Image generated by Bria.

Investing in Bria: Pioneering Responsible Visual Generative AI

In 2023 we witnessed one of the fastest adoption of technologies ever, with OpenAI’s ChatGPT crossing 100 million monthly active users within two months of launch. And today, over 56% of Americans use generative AI tools to do things like help them with homework, automate parts of their job, or improve work communications. However, enterprises have yet to see widespread adoption of generative AI tools, especially with a top-down adoption pattern. In fact, according to a BCG report, over half of the executives discourage the use of generative AI tools. While the reasons for this caution are varied, the main concerns for many derive from copyright infringement and ethical considerations.

As a quick primer on visual generative AI, the tools that have sprung up in the past couple of years that can create images given a textual prompt rely on large generalizable models called foundation models (see link for a more detailed explanation). The generalizability of these models stems in part from the fact that they have been trained on terabytes of data. Notably, no single entity generates or has access to this volume of data, which has resulted in foundation model builders resorting to sources such as open-source data collections, and less acceptable techniques such as scraping the internet without regard to copyrights of the owners of the data (e.g., link). This has resulted in bizarre outcomes such as image generators creating images with watermarks of companies like Shutterstock and Getty Images, because they were trained on watermarked images to begin with. Further, employees at companies leveraging some of these tools to create content could inadvertently violate others’ copyrights making their employers liable. It isn’t surprising that content owners are up in arms against such practices. The New York Times’ lawsuit against OpenAI is a prominent example where content owners and repositories are seeking legal intervention over the alleged unauthorized use of their content. While the courts have yet to opine on infringement and rights of use issues, Microsoft and a few other players have offered indemnity to their customers against claims made over their outputs. However, legal experts find these indemnities to be too narrow, for instance, without covering third-party models.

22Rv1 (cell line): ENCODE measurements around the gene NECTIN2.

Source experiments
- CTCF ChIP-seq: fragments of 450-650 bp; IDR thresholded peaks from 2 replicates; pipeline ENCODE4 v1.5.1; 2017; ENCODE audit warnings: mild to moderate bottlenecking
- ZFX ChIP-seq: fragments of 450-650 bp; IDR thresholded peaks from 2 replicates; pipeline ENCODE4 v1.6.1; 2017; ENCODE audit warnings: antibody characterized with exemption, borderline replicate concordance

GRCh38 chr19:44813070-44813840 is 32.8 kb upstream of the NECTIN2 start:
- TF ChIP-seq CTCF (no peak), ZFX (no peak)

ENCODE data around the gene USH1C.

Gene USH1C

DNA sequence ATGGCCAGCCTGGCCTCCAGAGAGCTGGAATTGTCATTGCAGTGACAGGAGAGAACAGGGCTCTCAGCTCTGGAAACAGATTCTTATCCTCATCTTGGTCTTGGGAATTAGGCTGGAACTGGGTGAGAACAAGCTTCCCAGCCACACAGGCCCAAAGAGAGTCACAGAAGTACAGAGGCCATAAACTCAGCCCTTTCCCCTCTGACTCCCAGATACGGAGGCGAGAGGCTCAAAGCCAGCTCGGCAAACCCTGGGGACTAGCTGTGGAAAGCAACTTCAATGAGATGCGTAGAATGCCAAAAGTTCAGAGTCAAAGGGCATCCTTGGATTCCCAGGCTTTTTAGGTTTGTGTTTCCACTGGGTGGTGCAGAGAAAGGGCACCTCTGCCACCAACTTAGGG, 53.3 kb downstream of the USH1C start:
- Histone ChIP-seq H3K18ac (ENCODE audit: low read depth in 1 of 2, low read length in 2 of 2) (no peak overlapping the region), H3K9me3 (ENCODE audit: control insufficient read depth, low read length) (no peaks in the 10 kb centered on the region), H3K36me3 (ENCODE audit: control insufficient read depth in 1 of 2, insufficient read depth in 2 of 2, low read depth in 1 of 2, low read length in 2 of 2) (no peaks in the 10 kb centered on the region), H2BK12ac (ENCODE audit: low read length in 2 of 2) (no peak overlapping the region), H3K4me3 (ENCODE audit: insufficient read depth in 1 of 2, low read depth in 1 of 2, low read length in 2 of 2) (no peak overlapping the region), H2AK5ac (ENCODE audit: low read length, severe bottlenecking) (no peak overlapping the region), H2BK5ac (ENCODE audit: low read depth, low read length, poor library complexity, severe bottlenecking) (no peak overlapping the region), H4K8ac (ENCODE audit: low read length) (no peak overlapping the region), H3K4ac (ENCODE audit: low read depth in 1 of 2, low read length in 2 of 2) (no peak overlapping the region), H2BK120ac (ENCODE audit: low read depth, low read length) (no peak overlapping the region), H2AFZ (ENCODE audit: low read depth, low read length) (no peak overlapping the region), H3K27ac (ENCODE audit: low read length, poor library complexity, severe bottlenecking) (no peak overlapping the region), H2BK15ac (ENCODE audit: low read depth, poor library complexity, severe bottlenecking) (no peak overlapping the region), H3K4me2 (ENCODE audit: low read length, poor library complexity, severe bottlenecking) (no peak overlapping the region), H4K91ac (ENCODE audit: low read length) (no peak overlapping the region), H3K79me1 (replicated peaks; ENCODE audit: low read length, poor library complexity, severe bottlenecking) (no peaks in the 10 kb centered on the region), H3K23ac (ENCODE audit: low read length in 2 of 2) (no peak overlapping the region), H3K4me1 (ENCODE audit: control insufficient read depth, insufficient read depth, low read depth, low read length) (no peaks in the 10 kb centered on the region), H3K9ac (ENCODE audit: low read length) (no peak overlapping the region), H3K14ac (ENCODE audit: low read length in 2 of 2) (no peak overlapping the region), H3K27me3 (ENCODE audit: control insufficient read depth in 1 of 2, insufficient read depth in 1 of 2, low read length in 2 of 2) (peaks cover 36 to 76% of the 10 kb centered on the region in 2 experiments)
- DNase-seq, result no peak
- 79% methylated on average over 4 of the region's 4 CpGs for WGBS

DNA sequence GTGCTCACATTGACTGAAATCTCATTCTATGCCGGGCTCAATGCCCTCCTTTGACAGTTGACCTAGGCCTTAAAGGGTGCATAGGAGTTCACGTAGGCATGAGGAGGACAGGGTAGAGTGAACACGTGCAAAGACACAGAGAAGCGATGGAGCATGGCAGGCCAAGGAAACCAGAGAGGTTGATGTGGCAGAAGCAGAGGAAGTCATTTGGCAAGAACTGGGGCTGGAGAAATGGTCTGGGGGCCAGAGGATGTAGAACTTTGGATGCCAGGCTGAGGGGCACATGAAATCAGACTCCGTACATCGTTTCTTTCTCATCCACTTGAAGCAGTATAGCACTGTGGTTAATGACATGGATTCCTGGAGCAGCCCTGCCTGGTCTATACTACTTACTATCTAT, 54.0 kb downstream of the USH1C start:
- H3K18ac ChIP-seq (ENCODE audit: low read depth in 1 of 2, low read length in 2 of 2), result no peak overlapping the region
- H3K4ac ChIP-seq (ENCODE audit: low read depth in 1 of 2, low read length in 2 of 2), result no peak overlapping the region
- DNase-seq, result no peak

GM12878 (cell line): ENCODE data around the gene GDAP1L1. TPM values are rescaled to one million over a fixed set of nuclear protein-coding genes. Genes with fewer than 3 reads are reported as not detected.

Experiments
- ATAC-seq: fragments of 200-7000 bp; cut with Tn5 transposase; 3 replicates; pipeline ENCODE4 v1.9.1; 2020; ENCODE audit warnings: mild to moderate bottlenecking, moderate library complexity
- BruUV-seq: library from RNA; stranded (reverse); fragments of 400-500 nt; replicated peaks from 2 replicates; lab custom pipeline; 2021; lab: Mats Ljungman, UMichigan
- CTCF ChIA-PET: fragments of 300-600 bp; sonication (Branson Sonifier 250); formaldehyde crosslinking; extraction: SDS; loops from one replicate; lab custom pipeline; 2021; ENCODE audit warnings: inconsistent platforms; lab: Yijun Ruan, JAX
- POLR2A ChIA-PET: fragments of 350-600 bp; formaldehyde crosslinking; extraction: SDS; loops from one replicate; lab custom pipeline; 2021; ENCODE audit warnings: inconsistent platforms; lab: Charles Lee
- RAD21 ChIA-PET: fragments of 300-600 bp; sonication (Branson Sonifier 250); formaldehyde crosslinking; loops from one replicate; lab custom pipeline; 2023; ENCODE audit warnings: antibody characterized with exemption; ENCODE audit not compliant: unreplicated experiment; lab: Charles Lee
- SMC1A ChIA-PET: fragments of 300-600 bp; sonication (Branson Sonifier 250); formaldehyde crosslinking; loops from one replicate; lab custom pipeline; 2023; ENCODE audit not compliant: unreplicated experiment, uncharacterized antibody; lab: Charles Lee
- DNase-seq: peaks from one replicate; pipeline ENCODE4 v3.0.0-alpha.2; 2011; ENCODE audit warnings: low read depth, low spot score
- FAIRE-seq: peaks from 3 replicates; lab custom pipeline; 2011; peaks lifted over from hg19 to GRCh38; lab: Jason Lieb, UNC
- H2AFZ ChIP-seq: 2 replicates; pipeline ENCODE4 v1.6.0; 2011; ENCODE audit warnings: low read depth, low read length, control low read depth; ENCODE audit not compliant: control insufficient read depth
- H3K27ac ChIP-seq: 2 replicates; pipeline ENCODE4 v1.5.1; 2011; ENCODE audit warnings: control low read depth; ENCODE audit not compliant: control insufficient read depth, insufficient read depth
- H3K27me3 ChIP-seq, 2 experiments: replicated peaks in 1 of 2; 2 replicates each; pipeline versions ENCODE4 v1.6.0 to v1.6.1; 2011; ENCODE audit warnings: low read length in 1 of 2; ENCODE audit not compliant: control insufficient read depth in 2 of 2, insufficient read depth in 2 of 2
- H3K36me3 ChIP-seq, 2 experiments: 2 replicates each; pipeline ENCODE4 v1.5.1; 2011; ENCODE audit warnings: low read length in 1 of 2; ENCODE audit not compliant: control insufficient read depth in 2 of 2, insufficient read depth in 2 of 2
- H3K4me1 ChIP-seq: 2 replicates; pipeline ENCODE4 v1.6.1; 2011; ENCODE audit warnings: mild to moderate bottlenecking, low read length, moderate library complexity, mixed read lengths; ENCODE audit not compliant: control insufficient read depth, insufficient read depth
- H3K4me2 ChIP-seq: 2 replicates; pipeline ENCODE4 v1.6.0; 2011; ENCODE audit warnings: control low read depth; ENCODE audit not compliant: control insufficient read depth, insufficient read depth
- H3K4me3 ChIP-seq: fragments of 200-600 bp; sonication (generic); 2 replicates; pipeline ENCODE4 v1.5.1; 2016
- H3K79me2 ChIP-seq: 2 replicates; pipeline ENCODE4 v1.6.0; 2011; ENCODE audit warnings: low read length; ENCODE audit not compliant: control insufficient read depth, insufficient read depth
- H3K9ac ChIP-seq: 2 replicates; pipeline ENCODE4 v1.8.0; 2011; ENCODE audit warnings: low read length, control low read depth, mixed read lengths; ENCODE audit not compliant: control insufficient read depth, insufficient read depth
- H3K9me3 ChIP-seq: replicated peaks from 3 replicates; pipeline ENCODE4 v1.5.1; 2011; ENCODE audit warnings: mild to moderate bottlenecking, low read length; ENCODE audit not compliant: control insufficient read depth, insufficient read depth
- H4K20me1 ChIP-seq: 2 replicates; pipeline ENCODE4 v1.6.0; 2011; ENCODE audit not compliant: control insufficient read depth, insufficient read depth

What if, instead of indiscriminately scraping the web for any and all data for model training, one only used approved sources of data? What if content creators were provided attribution and monetary compensation for usage? What if platform users did not have to worry about inadvertently violating someone else’s copyrights? These are the questions BRIA ’s founders asked themselves and the underlying principles upon which BRIA was built.

Bria’s attribution engine ensures that the original creators are given attribution and fair compensation when their works are used.

BRIA is pioneering a visual generative AI platform for commercial use by collaborating with many of the world’s leading stock image providers such as Getty Images, National Geographic photographers, Alamy, Superstock, Depositphotos, and others. BRIA ’s text-to-image foundation models are only trained on these data sources, ensuring that the original creators are given attribution and fair compensation when their works are used. The company offers both API-based access and open access to its foundation models allowing its customers to incorporate responsible GenAI into their solutions. In addition to these attribution features, BRIA focuses on catering to the value propositions that enterprises care about most, such as high quality, consistency, and brand-aware outputs. A notable module in BRIA’s offering is “Brand Brain,” which understands key brand components and creates new brand-aware content at scale.

Bria’s “Brand Brain” module can create brand-aware content at scale and on-brand

Over the last year, BRIA has seen incredible inbound interest from a wide range of enterprise customers such as Publicis, WPP, and Getty Images who are incorporating BRIA for use cases such as: (i) offering image generation and editing capabilities within their own software product; (ii) creating thousands of advertising copies at scale using fine-tuned text to image engines tailored to the brand’s visual style; and (iii) low-cost asset creation and editing using textual prompts; among others. You too can test out BRIA’s capabilities here. BRIA is only getting started, with many more modalities and use cases yet to be unlocked. We are thrilled to co-lead BRIA’s $24 million Series A funding round and partner with Yair and team to build out responsible, ethical, generative AI that benefits businesses, artists, and consumers.